EMDR ( Eye Movement Desensitization and Reprocessing) is a type of psychotherapy used to reduce distress associated with traumatic memories and experiences. This form of therapy uses left-right (bilateral) stimulation to help people recover from trauma. It’s thought that by using these eye movements and focusing on the traumatic thought, the memories emotional impact is reduced. EMDR was developed in the 1980s by psychologist Francine Shapiro to treat PTSD (Post Traumatic Stress Disorder). This approach is based on theories from several other psychotherapies, which also includes CBT ( Cognitive Behavioral Therapy).
“Unlike other forms of therapy that focus on changing the emotions, thoughts, and behaviors resulting from distressing experiences, EMDR therapy focuses directly on the specific memory to change the way it is stored in the brain.”
EMDR Therapy Techniques
EMDR therapy is done by trained professionals, usually once or twice a week for six to 12 sessions. EMDR uses 8 phases of treatment that focus on past, present, and future. Clients learn skills that help them to cope with past and future stress, lessening trauma and negative emotional responses.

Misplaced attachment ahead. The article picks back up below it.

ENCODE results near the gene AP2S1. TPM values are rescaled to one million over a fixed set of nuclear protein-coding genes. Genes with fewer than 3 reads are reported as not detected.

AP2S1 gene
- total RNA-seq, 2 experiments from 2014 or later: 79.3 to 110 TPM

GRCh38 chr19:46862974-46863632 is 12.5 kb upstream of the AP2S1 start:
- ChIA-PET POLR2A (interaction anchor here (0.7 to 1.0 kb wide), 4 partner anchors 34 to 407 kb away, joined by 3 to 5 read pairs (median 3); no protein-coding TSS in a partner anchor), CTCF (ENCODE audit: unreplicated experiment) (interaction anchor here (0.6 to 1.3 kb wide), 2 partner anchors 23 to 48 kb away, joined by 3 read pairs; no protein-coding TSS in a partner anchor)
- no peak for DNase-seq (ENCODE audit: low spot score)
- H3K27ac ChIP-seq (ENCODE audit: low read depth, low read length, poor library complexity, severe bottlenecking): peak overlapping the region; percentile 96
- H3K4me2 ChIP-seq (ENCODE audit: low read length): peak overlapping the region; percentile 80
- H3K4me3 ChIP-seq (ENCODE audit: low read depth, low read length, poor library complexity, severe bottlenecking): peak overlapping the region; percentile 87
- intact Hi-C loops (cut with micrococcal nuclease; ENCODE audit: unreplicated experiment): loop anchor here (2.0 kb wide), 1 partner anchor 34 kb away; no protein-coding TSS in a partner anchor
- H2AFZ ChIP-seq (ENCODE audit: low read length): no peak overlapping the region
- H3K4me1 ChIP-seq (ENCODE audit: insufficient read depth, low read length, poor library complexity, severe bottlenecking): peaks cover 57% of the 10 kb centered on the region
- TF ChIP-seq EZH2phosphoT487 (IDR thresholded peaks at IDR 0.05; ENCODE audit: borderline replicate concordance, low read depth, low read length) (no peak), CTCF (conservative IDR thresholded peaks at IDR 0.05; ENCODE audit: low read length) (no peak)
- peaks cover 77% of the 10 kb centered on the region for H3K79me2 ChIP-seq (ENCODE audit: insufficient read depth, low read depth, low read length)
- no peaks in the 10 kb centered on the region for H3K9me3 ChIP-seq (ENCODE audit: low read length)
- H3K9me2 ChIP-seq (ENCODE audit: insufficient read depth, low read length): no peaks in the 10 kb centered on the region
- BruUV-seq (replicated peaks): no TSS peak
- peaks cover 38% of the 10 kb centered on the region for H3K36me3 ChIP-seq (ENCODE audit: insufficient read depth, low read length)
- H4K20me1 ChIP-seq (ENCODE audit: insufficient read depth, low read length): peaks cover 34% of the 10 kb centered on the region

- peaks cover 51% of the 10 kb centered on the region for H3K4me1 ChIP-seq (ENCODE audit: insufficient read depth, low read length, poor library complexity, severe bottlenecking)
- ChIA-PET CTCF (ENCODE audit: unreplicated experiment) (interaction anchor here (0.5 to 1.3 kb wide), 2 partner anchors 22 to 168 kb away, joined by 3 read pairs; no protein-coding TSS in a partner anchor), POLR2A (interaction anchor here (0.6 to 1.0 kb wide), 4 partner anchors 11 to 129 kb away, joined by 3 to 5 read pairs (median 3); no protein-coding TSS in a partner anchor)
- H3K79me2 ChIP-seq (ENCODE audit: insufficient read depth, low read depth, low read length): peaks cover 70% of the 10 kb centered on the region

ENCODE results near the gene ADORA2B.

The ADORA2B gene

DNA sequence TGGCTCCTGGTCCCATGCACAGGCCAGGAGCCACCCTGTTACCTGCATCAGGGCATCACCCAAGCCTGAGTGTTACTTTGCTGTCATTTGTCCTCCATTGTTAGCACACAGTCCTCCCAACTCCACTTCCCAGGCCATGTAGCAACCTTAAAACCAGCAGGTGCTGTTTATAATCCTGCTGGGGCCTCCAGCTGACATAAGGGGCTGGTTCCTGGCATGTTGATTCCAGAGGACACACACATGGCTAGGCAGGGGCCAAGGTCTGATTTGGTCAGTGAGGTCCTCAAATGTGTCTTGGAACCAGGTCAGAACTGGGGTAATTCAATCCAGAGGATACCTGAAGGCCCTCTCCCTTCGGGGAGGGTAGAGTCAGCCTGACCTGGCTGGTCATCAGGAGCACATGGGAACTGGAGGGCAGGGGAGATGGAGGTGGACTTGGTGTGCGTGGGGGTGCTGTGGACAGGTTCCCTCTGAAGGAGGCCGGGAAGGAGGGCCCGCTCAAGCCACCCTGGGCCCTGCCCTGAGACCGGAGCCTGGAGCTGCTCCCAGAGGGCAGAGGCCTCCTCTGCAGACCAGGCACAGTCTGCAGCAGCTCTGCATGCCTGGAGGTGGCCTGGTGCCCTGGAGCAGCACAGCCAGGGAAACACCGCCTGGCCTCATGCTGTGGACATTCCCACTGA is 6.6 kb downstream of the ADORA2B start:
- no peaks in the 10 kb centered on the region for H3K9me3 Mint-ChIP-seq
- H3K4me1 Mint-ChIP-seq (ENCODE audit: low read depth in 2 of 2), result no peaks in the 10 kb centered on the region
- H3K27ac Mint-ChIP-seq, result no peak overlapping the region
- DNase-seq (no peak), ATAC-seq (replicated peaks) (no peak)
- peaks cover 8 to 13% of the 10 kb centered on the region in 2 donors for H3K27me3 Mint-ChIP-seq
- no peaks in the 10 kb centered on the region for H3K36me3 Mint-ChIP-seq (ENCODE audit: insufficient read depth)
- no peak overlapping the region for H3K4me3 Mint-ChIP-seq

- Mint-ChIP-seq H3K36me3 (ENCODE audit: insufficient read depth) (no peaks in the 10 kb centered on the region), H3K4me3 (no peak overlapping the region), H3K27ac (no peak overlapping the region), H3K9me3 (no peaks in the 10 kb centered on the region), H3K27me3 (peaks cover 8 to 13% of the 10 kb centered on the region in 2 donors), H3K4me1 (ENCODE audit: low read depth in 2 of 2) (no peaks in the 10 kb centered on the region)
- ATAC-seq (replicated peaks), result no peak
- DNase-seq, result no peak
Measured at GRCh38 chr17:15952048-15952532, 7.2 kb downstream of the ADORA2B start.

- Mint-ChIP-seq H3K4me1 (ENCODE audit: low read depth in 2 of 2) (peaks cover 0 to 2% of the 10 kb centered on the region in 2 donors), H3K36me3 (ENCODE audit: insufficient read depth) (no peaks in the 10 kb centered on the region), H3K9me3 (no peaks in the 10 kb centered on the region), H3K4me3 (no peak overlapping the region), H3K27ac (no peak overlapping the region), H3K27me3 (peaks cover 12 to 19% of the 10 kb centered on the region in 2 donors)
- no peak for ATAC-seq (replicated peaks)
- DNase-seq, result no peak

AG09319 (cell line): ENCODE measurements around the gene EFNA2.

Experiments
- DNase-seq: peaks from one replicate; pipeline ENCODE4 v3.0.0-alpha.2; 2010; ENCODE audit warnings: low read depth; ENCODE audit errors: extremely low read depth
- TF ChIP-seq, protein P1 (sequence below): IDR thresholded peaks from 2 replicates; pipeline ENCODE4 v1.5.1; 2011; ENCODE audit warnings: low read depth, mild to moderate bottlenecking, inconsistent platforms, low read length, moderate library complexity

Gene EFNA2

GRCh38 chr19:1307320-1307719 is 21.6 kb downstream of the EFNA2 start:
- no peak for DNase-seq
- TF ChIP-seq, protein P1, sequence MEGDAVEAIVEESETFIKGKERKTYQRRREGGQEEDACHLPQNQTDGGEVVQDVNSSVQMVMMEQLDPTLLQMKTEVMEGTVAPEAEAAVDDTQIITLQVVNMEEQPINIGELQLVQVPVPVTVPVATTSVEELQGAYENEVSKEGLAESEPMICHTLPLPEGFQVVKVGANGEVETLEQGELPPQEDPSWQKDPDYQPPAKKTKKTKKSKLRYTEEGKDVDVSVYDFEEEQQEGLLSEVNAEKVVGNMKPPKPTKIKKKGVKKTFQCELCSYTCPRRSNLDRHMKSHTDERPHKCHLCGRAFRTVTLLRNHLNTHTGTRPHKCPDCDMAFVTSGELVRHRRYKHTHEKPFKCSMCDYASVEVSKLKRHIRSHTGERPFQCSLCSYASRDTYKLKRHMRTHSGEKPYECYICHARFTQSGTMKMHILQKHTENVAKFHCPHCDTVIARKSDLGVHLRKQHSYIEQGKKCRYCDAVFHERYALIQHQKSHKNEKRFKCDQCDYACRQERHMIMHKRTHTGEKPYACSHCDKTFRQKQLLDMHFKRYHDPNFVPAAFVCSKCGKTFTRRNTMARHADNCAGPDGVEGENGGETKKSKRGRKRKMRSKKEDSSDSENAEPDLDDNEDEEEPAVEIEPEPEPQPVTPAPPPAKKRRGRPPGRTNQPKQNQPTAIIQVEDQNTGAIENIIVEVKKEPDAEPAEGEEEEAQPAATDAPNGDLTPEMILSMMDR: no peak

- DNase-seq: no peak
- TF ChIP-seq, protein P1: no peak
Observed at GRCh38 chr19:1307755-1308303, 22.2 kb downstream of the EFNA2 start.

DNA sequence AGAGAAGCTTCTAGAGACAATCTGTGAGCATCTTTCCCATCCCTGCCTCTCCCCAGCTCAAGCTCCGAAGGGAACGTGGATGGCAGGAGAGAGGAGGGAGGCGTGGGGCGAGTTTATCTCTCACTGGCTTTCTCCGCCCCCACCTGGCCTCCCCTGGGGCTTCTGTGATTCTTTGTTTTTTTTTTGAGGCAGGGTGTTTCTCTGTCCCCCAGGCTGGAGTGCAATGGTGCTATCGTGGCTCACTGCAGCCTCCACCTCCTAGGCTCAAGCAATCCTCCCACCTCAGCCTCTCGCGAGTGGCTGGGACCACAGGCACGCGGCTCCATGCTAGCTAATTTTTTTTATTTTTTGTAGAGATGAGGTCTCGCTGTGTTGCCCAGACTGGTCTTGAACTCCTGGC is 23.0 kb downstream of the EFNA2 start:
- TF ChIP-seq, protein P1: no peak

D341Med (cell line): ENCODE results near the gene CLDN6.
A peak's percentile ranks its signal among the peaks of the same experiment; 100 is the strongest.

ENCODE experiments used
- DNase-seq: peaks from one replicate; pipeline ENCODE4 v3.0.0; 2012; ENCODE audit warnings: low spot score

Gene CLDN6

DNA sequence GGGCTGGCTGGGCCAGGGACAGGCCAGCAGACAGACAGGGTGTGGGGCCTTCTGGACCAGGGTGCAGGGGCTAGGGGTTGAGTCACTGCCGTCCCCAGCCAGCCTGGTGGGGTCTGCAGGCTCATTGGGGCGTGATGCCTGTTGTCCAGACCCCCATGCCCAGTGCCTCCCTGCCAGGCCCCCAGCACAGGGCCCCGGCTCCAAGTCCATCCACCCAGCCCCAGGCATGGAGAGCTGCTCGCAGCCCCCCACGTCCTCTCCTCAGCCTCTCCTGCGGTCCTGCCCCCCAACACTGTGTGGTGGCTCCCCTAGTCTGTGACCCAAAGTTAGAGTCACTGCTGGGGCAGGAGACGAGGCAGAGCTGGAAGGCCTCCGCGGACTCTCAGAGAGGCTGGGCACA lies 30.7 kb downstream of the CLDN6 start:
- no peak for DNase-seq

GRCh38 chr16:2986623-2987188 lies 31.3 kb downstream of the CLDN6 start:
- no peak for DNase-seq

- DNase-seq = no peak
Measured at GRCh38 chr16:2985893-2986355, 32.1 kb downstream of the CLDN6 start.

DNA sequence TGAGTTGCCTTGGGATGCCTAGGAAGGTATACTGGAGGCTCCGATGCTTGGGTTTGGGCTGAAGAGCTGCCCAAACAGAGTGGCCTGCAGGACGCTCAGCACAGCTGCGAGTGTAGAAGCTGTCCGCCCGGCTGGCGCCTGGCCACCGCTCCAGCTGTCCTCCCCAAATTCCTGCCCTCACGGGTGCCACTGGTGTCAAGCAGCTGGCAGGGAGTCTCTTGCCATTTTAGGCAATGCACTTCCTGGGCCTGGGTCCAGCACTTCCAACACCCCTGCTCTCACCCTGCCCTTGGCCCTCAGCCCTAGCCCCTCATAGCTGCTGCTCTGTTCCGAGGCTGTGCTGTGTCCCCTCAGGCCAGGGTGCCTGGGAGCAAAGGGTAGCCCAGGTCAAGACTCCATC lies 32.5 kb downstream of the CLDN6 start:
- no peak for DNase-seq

Here are the phases of EMDR therapy:
Phase-1 History taking
Phase-6 Body scan
Although EMDR was originally designed to treat PTSD, it is now used to treat many mental health conditions such as:
EMDR has many benefits that extend beyond PTSD. Some of the benefits include, changing negative thinking, decreases chronic pain, improves self esteem, requires minimal talking, yields fast results. Researchers have found that EMDR has been proven effective in treating many mental health conditions. Seeking EMDR therapy for mental health can help in reducing stress, depression, anxiety, and improve one’s quality of life. Reach out to your healthcare provider if you feel EMDR therapy is right for you, they will connect you with a trained EMDR specialist who can deliver the therapies.